Modes of Nature

The three modes of nature in action

In the Bhagavad-gita, Krishna talks at length about the "three modes of material nature." These are subtle forces that influence our behavior as well as every aspect of our physical, mental, and emotional world. The Sanskrit term for these forces is guna, "rope," and the Gita explains how they pull us to act in various ways, even against our better judgment.

The effects of sattva-guna, the mode of goodness, are seen when an atmosphere of peace, serenity, and harmony prevails in our environment and ourselves. Rajo-guna, the mode of passion, is felt as insatiable desire for temporary things, striving for more and more of them, and perpetual dissatisfaction. Tamo-guna, the mode of ignorance, is indicated when there's laziness, depression, intoxication, and insanity.

The fourteenth chapter of the Bhagavad-gita contains elaborate descriptions of the modes, their symptoms, how they affect us, and ultimately how to become free from their influence through the practice of bhakti-yoga, or Krishna consciousness.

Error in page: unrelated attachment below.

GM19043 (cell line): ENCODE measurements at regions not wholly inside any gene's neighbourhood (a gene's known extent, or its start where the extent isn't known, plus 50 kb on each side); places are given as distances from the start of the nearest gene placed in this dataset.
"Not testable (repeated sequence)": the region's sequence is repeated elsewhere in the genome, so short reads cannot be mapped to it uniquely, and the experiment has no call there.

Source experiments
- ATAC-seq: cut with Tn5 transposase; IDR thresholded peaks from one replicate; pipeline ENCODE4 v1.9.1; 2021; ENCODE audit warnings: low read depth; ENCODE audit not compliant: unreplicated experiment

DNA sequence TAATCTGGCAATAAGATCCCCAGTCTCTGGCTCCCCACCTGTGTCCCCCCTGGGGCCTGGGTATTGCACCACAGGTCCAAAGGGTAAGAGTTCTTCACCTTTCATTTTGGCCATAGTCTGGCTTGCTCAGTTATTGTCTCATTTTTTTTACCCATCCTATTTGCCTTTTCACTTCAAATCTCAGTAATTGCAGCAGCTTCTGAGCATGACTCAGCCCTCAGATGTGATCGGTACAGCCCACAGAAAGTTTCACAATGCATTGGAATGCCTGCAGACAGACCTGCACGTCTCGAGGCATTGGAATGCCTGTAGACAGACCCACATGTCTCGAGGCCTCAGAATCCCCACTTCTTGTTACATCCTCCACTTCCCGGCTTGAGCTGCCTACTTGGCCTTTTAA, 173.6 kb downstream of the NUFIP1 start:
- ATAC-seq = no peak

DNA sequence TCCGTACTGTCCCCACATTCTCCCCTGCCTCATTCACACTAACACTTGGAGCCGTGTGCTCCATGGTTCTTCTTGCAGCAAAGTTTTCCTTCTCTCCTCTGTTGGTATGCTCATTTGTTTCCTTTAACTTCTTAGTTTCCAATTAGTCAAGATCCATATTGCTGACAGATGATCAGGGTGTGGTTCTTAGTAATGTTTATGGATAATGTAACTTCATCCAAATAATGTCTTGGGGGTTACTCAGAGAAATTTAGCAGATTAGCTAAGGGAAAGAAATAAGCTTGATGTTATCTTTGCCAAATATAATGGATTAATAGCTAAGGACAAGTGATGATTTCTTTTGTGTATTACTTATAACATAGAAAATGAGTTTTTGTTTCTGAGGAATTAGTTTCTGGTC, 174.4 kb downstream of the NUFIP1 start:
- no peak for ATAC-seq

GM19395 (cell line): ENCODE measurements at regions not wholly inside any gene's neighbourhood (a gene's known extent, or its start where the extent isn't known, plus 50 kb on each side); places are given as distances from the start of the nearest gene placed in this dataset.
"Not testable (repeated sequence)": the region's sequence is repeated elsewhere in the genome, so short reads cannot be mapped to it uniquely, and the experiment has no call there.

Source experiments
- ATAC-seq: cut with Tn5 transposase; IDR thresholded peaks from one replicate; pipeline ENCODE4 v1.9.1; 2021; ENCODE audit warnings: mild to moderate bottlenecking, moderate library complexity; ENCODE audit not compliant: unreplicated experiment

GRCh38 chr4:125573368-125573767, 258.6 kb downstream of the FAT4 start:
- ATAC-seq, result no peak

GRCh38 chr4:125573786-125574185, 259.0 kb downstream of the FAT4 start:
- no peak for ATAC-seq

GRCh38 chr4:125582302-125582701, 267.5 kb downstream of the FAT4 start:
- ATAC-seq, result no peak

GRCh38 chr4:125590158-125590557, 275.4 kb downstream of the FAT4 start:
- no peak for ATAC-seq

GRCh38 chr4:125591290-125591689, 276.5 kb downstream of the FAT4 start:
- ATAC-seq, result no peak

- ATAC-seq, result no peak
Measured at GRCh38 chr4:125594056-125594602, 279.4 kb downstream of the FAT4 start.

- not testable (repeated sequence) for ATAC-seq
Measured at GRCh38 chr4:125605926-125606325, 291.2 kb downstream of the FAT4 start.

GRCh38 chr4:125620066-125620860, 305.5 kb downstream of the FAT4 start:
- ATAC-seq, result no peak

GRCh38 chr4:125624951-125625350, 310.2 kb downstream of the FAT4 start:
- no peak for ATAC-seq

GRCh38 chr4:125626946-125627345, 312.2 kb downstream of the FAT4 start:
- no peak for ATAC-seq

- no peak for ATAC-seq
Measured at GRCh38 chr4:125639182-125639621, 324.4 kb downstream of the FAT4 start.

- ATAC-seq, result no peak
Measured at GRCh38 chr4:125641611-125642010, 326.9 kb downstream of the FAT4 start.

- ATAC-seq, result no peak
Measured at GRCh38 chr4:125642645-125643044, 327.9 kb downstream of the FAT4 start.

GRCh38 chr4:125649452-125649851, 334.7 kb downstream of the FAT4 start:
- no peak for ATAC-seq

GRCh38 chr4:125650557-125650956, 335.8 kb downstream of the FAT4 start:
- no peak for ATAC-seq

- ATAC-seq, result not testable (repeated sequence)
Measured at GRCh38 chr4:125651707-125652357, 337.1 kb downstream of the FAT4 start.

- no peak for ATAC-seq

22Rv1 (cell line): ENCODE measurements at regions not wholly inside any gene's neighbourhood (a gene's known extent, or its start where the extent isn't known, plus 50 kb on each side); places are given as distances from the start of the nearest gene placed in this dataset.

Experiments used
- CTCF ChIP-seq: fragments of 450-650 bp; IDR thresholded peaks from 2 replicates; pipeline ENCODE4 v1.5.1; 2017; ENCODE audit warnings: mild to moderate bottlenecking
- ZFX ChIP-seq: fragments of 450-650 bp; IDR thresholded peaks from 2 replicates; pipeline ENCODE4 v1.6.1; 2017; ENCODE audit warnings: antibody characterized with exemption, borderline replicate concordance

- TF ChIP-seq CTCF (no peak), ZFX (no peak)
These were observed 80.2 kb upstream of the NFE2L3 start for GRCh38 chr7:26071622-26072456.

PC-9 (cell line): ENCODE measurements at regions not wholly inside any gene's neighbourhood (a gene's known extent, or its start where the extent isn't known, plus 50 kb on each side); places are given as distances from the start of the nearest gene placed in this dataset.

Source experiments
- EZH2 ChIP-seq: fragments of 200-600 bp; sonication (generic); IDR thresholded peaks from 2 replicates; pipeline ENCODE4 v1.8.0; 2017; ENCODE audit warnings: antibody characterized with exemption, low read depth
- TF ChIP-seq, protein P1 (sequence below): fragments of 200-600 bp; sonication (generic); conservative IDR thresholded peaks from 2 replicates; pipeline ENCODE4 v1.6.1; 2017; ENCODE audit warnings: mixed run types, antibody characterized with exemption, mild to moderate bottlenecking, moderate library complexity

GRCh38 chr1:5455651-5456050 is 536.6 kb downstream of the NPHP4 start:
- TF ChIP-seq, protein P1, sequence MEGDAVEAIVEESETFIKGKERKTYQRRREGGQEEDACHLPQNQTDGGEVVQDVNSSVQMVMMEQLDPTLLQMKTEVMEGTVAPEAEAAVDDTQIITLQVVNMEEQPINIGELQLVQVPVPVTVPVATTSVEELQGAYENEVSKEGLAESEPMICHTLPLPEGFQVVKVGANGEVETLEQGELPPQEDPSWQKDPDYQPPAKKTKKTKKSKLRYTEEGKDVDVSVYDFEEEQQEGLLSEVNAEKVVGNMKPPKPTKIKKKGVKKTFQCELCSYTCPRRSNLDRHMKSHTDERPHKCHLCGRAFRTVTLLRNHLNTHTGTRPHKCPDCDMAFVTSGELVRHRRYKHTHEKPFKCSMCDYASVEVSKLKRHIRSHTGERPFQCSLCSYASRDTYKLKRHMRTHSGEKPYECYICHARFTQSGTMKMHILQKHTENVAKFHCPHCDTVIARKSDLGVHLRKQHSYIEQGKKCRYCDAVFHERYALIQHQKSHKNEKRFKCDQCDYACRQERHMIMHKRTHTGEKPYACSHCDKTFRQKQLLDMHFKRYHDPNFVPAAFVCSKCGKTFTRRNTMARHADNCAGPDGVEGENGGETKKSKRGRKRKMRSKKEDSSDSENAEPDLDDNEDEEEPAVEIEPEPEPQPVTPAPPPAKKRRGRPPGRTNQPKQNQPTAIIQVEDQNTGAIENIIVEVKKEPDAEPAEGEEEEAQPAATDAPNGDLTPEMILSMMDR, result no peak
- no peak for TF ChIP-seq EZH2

The painting depicts the three modes of nature as puppeteers controlling our actions.

QT Modes of Nature

More on this topic

We like to quote our sources. This page is based on the following:

  • Bhagavad-gita, Chapter 14: The Three Modes of Material Nature

    - an entire chapter of the Gita dedicated to explaining the three modes and the impact they have on our character, development, and behavior

  • Bhagavad-gita, 14.5:

    "Material nature consists of three modes – goodness, passion and ignorance. When the eternal living entity comes in contact with nature, O mighty-armed Arjuna, he becomes conditioned by these modes."

  • Bhagavad-gita, 14.17:

    "From the mode of goodness, real knowledge develops; from the mode of passion, greed develops; and from the mode of ignorance develop foolishness, madness and illusion."

  • Bhagavad-gita, 14.20:

    "When the embodied being is able to transcend these three modes associated with the material body, he can become free from birth, death, old age and their distresses and can enjoy nectar even in this life."

  • Bhagavad-gita, 7.14:

    "This divine energy of Mine, consisting of the three modes of material nature, is difficult to overcome. But those who have surrendered unto Me can easily cross beyond it. "

  • Bhagavad-gita, 14.26:

    "One who is engaged in full devotional service, unfailing in all circumstances, at once transcends the modes of material nature and thus comes to the level of Brahman (spiritual existence).”

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